Projects and Energy

In a nutshell

 

Projects

Projects lawyers work hand in hand with finance and corporate lawyers to enable complex construction, redevelopment and infrastructure projects to come to fruition. A few City firms and the largest US practices dominate the biggest international projects, but there’s work countrywide. Many projects relate to the energy sector (see below), while road, rail and telecoms infrastructure projects are also big business. UK lawyers also work on overseas natural resources and mining projects, while domestically waste and utilities projects provide work for many regional firms. The Private Finance Initiative (PFI) – an aspect of Public Private Partnerships (PPP) – has also been an important source of work. PFI introduced private funding and management into areas that were previously public sector domains.

Some law firms consistently represent project companies, usually through a ‘special purpose vehicle’ (SPV) established to build, own and operate the end result of the project. Often the project company is a joint venture between various ‘sponsor’ companies. An SPV could also be partially owned by a government body or banks. Other firms consistently represent organisations which commission projects. Then there are the firms that act purely on the finance side for banks, guarantors, export credit agencies, governments and international funding agencies.

Energy

If a firm has an energy practice, most of its work will be based around oil and gas. This breaks down into upstream and downstream work. Upstream refers to the locating and exploiting of oil and gas fields (think 'drill, baby, drill' and you get the picture). Downstream refers to everything related to transport, processing and distribution – pipelines, refineries, petrol stations, etc. Many firms that do energy work trumpet their renewable energy and climate change expertise, but at any firm this will be a very small practice area. Power and utilities, and environment/regulatory are two other areas which are often considered to fall under the energy/projects umbrella.

What lawyers do

 

Projects

  • The work of an energy or projects lawyer mirrors that of a corporate lawyer – drafting, due diligence, getting parties to sign agreements – with several added layers of complexity.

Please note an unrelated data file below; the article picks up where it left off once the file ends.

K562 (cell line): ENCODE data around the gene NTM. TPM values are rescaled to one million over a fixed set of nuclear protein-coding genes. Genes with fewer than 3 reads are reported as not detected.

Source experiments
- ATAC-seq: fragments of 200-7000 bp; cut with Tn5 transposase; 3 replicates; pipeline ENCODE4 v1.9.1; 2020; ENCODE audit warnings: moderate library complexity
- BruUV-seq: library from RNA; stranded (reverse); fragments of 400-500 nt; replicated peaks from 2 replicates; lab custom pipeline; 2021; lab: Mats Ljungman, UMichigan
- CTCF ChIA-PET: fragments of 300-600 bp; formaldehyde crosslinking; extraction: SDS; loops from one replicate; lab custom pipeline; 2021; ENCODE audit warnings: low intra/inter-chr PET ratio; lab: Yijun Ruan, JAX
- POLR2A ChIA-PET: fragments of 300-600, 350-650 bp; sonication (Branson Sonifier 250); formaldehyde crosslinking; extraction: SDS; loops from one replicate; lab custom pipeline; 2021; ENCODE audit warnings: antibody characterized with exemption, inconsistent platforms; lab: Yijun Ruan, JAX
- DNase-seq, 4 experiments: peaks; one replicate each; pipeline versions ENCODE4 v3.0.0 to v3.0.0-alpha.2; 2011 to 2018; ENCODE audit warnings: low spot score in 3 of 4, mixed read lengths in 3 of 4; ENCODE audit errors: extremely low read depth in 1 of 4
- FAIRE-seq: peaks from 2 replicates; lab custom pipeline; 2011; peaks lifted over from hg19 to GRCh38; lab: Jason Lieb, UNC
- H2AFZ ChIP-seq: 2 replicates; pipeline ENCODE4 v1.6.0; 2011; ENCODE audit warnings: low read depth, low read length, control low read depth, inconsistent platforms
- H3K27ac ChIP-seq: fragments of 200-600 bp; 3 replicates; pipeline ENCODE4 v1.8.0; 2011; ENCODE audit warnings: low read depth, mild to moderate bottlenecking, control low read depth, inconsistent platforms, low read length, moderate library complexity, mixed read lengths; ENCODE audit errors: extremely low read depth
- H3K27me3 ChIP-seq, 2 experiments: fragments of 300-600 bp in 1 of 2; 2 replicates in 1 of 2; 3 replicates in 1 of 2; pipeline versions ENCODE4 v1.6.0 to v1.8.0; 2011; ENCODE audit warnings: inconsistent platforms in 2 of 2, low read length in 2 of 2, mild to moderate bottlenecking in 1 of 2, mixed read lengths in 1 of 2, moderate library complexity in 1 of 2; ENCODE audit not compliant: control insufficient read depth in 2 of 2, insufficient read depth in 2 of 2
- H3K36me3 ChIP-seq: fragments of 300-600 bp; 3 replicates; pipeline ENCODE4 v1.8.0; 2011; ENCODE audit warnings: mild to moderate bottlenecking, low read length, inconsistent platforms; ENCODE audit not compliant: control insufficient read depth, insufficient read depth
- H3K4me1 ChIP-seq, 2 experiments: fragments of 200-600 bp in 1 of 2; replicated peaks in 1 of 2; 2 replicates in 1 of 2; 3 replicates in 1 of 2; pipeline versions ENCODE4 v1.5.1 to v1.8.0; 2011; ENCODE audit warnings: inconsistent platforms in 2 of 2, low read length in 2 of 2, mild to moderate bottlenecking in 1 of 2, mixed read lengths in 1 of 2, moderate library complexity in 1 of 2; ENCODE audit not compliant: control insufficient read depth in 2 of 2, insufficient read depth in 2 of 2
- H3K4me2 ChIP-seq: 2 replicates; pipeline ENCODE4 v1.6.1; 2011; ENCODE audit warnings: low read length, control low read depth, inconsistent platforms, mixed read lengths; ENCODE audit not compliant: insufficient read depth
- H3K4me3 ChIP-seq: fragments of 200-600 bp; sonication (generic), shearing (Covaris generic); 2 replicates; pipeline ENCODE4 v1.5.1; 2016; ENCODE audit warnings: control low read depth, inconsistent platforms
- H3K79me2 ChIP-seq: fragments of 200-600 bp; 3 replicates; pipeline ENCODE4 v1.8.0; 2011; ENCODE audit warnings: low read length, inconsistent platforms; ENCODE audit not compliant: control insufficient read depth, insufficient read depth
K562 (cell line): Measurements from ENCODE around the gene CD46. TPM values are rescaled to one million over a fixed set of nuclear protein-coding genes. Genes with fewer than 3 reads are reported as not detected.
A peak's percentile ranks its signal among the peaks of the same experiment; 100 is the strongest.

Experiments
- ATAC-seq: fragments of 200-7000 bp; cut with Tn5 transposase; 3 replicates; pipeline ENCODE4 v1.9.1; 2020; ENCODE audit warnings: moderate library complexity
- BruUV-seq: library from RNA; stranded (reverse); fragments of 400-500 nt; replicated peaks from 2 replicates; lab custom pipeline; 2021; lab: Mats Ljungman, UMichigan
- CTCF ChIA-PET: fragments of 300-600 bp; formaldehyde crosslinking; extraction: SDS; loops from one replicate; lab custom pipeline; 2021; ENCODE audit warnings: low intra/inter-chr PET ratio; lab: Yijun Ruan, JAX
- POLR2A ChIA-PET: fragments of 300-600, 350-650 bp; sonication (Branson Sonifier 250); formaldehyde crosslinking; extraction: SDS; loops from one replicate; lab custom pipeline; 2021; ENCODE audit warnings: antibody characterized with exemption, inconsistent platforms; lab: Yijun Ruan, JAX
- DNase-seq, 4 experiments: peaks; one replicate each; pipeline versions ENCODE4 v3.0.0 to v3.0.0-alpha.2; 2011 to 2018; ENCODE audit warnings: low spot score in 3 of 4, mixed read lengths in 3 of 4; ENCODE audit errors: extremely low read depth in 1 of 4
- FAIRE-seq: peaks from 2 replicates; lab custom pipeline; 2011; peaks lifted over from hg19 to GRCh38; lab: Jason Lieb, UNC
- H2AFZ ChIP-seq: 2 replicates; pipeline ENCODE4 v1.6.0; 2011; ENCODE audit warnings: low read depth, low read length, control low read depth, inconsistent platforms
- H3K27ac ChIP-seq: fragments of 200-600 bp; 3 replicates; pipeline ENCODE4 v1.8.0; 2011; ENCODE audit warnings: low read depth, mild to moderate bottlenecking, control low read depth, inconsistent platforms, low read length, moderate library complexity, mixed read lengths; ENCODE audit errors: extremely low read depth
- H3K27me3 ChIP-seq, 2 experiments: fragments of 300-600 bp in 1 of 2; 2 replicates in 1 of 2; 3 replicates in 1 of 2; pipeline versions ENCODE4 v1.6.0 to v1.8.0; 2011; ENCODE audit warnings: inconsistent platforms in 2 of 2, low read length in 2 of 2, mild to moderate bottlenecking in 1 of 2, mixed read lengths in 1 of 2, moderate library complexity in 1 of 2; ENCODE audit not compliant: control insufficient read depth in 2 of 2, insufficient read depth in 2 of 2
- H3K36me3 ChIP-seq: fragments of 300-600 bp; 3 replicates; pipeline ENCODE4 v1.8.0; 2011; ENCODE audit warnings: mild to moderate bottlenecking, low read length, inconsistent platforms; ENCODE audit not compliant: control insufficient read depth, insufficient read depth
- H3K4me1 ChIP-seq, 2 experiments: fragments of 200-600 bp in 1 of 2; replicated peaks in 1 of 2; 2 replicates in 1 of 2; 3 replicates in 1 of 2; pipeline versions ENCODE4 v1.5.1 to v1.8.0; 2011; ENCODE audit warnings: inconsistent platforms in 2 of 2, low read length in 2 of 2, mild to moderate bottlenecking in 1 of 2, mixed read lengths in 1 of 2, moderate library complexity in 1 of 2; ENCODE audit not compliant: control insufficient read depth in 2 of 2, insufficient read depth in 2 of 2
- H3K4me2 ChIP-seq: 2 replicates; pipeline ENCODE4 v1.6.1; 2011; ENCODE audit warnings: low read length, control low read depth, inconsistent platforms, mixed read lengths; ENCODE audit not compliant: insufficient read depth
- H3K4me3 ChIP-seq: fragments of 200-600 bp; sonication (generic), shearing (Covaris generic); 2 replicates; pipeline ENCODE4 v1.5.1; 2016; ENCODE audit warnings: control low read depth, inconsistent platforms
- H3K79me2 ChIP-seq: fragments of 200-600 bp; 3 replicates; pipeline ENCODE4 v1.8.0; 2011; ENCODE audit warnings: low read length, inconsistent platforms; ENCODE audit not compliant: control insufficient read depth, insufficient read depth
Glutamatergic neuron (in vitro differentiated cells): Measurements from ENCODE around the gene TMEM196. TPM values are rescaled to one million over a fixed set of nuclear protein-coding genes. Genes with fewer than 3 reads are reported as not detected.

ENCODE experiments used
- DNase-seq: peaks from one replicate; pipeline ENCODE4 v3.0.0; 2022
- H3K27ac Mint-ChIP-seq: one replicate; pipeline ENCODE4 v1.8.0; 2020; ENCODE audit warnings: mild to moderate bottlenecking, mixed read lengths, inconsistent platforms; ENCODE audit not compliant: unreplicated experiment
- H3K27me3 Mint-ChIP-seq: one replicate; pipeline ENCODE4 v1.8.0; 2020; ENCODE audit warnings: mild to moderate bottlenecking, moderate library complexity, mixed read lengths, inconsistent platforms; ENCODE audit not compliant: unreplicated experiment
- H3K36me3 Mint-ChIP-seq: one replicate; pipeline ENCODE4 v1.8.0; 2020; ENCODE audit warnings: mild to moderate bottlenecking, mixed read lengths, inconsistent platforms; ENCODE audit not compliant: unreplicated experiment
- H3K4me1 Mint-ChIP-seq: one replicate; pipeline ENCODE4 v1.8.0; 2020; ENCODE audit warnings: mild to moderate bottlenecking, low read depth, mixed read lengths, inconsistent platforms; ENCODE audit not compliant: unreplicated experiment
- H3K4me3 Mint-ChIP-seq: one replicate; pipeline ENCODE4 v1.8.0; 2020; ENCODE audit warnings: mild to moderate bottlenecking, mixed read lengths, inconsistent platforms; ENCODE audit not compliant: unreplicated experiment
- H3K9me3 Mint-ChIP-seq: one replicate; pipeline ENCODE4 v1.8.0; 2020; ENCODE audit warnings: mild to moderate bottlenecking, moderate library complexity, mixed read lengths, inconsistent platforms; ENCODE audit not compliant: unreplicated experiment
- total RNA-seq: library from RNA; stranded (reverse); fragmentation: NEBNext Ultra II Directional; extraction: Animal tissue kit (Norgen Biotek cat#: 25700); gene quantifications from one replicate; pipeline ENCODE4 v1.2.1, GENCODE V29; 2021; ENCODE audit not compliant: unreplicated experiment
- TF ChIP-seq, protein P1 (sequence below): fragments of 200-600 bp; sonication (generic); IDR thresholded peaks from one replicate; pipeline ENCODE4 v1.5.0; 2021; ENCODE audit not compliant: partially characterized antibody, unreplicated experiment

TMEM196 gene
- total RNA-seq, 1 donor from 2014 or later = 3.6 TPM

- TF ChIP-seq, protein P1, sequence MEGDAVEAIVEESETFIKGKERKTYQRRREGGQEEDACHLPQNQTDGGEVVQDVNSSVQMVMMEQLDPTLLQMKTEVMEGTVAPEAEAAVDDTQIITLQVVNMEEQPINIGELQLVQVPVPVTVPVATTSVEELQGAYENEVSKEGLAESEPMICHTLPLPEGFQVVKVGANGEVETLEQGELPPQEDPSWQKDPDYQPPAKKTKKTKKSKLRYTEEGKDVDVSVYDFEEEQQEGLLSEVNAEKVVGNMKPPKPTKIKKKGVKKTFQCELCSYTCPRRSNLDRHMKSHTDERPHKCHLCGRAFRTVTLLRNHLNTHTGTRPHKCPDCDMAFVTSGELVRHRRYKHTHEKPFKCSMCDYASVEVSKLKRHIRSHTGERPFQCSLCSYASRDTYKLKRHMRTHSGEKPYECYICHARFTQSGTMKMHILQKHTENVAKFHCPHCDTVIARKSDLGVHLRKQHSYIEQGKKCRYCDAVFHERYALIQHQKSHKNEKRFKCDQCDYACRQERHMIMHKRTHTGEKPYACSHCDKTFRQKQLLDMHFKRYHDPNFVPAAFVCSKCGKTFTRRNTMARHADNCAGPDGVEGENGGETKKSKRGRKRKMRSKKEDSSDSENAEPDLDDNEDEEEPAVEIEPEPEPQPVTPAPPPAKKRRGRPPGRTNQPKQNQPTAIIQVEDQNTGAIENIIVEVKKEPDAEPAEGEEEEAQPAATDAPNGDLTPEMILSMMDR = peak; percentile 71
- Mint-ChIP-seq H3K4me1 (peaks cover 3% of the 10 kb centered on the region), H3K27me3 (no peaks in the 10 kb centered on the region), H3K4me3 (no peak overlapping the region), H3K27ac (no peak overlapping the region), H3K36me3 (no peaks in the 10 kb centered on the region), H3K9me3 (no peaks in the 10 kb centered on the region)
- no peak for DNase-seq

• There are several components to any project: financing, development and (often) subsequent litigation. Lawyers usually specialise in one of these areas, although they do overlap.
  • The field also encompasses specialists in areas like construction, real estate, planning, telecoms, healthcare and the public sector.
  • The financing of a project is riskier for lenders than other transactions are, as there is no collateral to act as security for the loan. For this reason risk is often spread across several stakeholders including the SPV, shareholders, the contractor, supplier, etc. The agreements which govern the relationship between the parties are the primary domain of lawyers acting for the project company.
  • Lawyers who act for lenders check over all project documentation, paying attention to the risks the lender is exposed to. Site visits and meetings on location are common.

Energy

  • Internationally, energy lawyers work on the contracts and licences agreed between international energy companies, governments and local companies. The upstream component of energy work often involves governments as they have the exclusive rights to certain natural resources.
  • Domestically, lawyers often interact with the Department for Business, Energy & Industrial Strategy. Energy is a highly regulated sector, and there are many government programmes and stimuli to encourage certain types of energy projects. EU regulations also frequently come into play.
  • Some energy lawyers work on energy infrastructure projects, but usually an energy lawyer is someone who works on contracts and agreements over (oil and gas) resources already being tapped. For example, they might produce so-called Production Sharing Agreements, which detail which proportion of profits go to different parties.